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El Zócalo - El Centro Milagro (corner of SE 6th & Stark)

537 Southeast Stark Street

Portland, OR 97214

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The Regional Arts & Culture Council (RACC) acknowledges the need and value of bringing the voices and experiences of historically marginalized populations to the forefront in order to move our equity work forward. This year, as part of our efforts to be an active agent of change, we have launched Art & Power, a conversation series, to engage our creative community in safe and intentional dialogue to address systemic oppression in the arts and the power structures in place. We hope that you can join us as we dive into these critical conversations that affect us all.

Art & Power: Creative Healing

If you are looking for signs of resiliency, look no further than the art-making of communities of color. People of color have long used artistic practices to heal from micro and macro level impacts of systemic oppression. Healing through art is an ever-evolving practice that has shifted and molded to build community, make sense out of pain, challenge dominant power structures, and re-envision our collective futures.

In the third iteration of the Art & Power series we explore the power of art and creative expression as tools for healing, survival and empowerment. Come listen, engage, and learn from three Portland-based artists of color: painter Sadé Beasley, poet leo ariel, and multidisciplinary artist Bobby Fouther, as they discuss and share ways that they have used art to heal themselves and their communities.

This event is a collaboration between RACC and Art Saved My Life (YGB, Deep Underground, Friends of Noise and Gentrification is WEIRD!) in an effort to create space for communities of color to come together for conversations and collective healing. Everyone is welcome but space is limited. We ask you to be mindful of that when reserving your ticket(s). Please contact Humberto Marquez Mendez at hmarquezmendez@racc.org if you have any questions or need accommodations to fully participate in this program.

About the artists:

Sadé Beasley is a Portland native residing in North Portland's New Columbia. She is influenced by African American portraiture from painters such as Arvie Smith, Kehinde Wiley, and Kerry James Marshall - by engaging in the visual rhetoric of strength and sonorous in her representations of black women. With the intent to interrupt the insufficient voice given to women of color - specifically black women, she uses bold brushstrokes and large canvas space to dramatically call attention to the women she paints. Her work vocalizes a dialogue of acceptance for the aesthetic of her own blackness and the evocative resiliency of her personal life adversity.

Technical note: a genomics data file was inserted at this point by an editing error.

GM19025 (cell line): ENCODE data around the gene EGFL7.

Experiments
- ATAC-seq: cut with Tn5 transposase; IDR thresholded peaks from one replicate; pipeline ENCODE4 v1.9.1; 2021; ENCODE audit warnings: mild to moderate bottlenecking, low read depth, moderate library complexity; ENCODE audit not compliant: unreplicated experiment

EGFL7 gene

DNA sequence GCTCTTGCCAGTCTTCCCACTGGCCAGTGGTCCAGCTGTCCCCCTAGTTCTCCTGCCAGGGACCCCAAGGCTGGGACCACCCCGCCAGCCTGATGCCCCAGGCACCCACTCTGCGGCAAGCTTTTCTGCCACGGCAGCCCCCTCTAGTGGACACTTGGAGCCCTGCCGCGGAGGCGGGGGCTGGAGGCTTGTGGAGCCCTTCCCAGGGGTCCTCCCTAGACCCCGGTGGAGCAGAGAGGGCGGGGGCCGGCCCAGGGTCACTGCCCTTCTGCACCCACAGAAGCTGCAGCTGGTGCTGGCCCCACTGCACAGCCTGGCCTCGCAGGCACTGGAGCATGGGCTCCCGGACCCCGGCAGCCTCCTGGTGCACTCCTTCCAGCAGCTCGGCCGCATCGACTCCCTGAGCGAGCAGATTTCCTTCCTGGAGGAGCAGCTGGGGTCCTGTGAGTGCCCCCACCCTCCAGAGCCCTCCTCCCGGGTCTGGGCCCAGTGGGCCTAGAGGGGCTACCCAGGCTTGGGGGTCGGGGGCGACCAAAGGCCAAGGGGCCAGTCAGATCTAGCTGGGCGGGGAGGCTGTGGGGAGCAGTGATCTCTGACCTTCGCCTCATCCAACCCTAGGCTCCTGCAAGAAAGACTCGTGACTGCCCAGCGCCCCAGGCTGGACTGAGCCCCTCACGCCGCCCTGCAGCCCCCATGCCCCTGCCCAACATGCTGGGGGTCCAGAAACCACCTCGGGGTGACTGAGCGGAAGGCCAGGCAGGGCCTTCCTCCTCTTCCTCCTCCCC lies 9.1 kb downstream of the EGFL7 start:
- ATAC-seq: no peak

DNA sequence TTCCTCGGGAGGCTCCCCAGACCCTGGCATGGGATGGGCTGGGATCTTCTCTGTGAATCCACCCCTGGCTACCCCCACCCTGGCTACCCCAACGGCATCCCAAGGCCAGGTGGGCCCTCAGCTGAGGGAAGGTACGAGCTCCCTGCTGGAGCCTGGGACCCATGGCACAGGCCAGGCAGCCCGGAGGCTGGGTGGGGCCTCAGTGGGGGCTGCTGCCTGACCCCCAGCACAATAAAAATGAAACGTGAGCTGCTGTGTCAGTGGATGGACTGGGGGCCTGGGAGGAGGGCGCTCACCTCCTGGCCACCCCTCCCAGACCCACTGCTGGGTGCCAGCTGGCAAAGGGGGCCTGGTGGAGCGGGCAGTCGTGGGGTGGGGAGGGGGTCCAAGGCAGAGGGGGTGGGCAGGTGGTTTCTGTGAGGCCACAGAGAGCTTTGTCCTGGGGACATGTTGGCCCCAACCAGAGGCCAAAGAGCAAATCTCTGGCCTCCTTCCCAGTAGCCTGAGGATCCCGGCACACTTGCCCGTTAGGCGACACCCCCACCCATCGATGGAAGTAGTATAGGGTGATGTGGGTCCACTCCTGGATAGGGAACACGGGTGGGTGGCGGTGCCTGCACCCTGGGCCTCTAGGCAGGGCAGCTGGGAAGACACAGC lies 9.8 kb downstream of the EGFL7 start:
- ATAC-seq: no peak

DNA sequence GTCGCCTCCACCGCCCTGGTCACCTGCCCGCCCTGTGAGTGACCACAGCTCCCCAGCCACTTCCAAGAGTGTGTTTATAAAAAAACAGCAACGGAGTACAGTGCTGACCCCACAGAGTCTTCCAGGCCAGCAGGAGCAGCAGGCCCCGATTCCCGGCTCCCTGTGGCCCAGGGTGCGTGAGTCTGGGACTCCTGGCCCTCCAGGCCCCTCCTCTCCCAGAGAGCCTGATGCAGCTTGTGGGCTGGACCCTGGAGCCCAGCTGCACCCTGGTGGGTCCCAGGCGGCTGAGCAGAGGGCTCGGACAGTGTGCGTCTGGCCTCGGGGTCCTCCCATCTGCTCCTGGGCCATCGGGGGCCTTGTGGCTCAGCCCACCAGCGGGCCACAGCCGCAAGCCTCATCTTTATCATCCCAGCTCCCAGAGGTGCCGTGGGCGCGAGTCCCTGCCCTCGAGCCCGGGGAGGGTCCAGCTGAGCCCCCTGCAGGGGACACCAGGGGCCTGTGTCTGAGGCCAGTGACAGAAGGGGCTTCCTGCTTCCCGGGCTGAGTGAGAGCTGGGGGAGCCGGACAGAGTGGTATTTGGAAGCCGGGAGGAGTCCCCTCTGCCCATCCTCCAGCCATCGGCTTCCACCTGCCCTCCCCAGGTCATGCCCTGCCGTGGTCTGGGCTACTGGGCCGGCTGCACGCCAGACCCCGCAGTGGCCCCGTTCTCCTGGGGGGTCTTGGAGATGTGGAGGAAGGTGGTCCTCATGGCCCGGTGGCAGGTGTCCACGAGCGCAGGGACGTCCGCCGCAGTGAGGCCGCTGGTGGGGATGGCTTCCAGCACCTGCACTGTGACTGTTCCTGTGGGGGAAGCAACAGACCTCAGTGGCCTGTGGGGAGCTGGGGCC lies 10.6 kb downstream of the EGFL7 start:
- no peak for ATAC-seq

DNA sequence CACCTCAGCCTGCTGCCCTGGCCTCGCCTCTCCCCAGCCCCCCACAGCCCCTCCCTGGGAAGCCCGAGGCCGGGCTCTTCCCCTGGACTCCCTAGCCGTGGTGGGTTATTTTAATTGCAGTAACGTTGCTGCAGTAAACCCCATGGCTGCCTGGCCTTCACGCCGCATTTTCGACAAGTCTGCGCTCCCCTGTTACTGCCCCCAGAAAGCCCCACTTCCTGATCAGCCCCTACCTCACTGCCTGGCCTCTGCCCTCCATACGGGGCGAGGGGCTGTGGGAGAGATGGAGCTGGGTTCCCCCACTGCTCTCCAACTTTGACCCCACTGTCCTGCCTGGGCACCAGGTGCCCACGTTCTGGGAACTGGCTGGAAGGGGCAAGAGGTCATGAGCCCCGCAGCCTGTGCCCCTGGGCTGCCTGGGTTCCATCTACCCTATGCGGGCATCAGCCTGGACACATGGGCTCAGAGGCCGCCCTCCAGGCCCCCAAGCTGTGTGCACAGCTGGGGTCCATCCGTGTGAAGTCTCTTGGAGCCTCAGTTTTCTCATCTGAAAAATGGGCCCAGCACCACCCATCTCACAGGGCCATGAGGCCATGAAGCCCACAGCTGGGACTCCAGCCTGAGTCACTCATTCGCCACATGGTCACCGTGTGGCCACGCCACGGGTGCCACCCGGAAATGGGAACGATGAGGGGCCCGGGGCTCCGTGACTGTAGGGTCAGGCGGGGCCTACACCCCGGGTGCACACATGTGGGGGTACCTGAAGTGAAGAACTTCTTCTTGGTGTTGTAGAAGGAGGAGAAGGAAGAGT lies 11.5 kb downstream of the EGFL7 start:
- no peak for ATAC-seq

leo ariel is best known for their visual poetry and iconographic installation art. Born and raised in Miami, FL, their work focuses on healing, relationships, and culture. Using Spanish language and references to Cuban and Dominican cultural/spiritual practices, they reclaim and establish their voice as a nonbinary Caribbean artist. Their installations, writings, and performance are allegorical of growing up as a child of immigrants and surviving abuse in a world that actively works against gender nonconforming people. Line, shape, repetition, and form of their poetry is a means of rejecting rigid notions of writing. Installations use altar motifs as a means of reclamation and grounding of identity; striving to create representation and solidarity to the most marginalized.

Bobby Fouther: Spirit of Portland, Independent Spirit Award and Lowenstein Trust Award recipient, Bobby Fouther is a second-generation visual and performing artist and native Oregonian. Mr. Fouther's career spans over fifty years of artistic expression in the Northwest. Filling the roles of producer, director, performer, designer, exhibitor and teacher, his work has influenced thousands of students, peers and audiences in communities throughout the United States. For many years, this former Portland State University faculty member and Oregon Ballet outreach instructor used his love for dance to spread the joy of cultural movement throughout the northwest. Currently Mr. Fouther shares his passion with students as a guest instructor for BodyVox Dance Center, Artist in Residence at Helensview School and Artistic Director of Afro/KidWorks in Portland, Oregon. Mr. Fouther has served as an artist-in education for statewide artist residency programs. He has served in many capacities on programs sponsored by the Oregon, Washington and Idaho Arts Commissions and the National Endowment for the Arts. Mr. Fouther has also shared his expertise on curriculum development committees for the Children’s Museum, The World Affair’s Council of Oregon, Portland Public Schools and White Bird Dance.

Facilitator Bio:

Melanie Stevens is the co-founder, editor, and an instructor of Miss Anthology, an organization that supports and publishes racially and economically diverse young comic artists who identify as female or LGBTQIA+. She is the co-curator of Nat Turner Project, a migratory, radical gallery space that grants artists of color the freedom to create or express their own language within and without the parameters of racial commodification or designation. She is also the creator of the upcoming graphic novel series, WaterShed, a love and death story about America through the lens of race. She received her Bachelor of Arts degree for Political Science from Yale University and her Master’s of Fine Arts degree for Visual Studies at Pacific Northwest College of Art.

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Date and Time

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El Zócalo - El Centro Milagro (corner of SE 6th & Stark)

537 Southeast Stark Street

Portland, OR 97214

View Map

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